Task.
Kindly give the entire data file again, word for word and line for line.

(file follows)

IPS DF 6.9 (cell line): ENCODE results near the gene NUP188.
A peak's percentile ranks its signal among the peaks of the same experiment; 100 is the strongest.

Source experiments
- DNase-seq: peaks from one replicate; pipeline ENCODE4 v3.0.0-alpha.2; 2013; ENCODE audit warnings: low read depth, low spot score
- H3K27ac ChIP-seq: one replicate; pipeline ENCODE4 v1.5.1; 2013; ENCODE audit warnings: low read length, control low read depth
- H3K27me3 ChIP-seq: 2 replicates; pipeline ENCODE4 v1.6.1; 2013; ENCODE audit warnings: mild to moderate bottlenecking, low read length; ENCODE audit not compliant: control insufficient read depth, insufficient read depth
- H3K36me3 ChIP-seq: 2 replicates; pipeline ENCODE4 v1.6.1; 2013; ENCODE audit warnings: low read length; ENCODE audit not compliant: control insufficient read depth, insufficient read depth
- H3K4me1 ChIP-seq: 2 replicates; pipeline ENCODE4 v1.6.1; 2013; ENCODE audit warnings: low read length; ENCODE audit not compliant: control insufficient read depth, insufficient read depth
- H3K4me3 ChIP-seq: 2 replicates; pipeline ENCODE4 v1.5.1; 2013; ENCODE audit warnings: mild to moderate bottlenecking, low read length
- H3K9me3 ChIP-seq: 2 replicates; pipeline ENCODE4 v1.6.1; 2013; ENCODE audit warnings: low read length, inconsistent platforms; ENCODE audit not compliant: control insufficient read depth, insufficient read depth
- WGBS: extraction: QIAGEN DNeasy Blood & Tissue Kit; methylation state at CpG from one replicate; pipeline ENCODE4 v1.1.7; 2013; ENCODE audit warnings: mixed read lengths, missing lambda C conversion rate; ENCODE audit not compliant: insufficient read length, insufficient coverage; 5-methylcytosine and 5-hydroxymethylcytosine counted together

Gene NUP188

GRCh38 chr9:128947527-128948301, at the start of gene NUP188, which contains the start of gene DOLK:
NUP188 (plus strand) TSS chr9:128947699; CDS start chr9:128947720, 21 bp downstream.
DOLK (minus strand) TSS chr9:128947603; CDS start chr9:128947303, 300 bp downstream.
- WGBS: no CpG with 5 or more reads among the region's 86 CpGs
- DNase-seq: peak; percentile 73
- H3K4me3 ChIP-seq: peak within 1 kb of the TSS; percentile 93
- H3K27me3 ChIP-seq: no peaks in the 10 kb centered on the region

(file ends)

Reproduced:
IPS DF 6.9 (cell line): ENCODE results near the gene NUP188.
A peak's percentile ranks its signal among the peaks of the same experiment; 100 is the strongest.

Source experiments
- DNase-seq: peaks from one replicate; pipeline ENCODE4 v3.0.0-alpha.2; 2013; ENCODE audit warnings: low read depth, low spot score
- H3K27ac ChIP-seq: one replicate; pipeline ENCODE4 v1.5.1; 2013; ENCODE audit warnings: low read length, control low read depth
- H3K27me3 ChIP-seq: 2 replicates; pipeline ENCODE4 v1.6.1; 2013; ENCODE audit warnings: mild to moderate bottlenecking, low read length; ENCODE audit not compliant: control insufficient read depth, insufficient read depth
- H3K36me3 ChIP-seq: 2 replicates; pipeline ENCODE4 v1.6.1; 2013; ENCODE audit warnings: low read length; ENCODE audit not compliant: control insufficient read depth, insufficient read depth
- H3K4me1 ChIP-seq: 2 replicates; pipeline ENCODE4 v1.6.1; 2013; ENCODE audit warnings: low read length; ENCODE audit not compliant: control insufficient read depth, insufficient read depth
- H3K4me3 ChIP-seq: 2 replicates; pipeline ENCODE4 v1.5.1; 2013; ENCODE audit warnings: mild to moderate bottlenecking, low read length
- H3K9me3 ChIP-seq: 2 replicates; pipeline ENCODE4 v1.6.1; 2013; ENCODE audit warnings: low read length, inconsistent platforms; ENCODE audit not compliant: control insufficient read depth, insufficient read depth
- WGBS: extraction: QIAGEN DNeasy Blood & Tissue Kit; methylation state at CpG from one replicate; pipeline ENCODE4 v1.1.7; 2013; ENCODE audit warnings: mixed read lengths, missing lambda C conversion rate; ENCODE audit not compliant: insufficient read length, insufficient coverage; 5-methylcytosine and 5-hydroxymethylcytosine counted together

Gene NUP188

GRCh38 chr9:128947527-128948301, at the start of gene NUP188, which contains the start of gene DOLK:
NUP188 (plus strand) TSS chr9:128947699; CDS start chr9:128947720, 21 bp downstream.
DOLK (minus strand) TSS chr9:128947603; CDS start chr9:128947303, 300 bp downstream.
- WGBS: no CpG with 5 or more reads among the region's 86 CpGs
- DNase-seq: peak; percentile 73
- H3K4me3 ChIP-seq: peak within 1 kb of the TSS; percentile 93
- H3K27me3 ChIP-seq: no peaks in the 10 kb centered on the region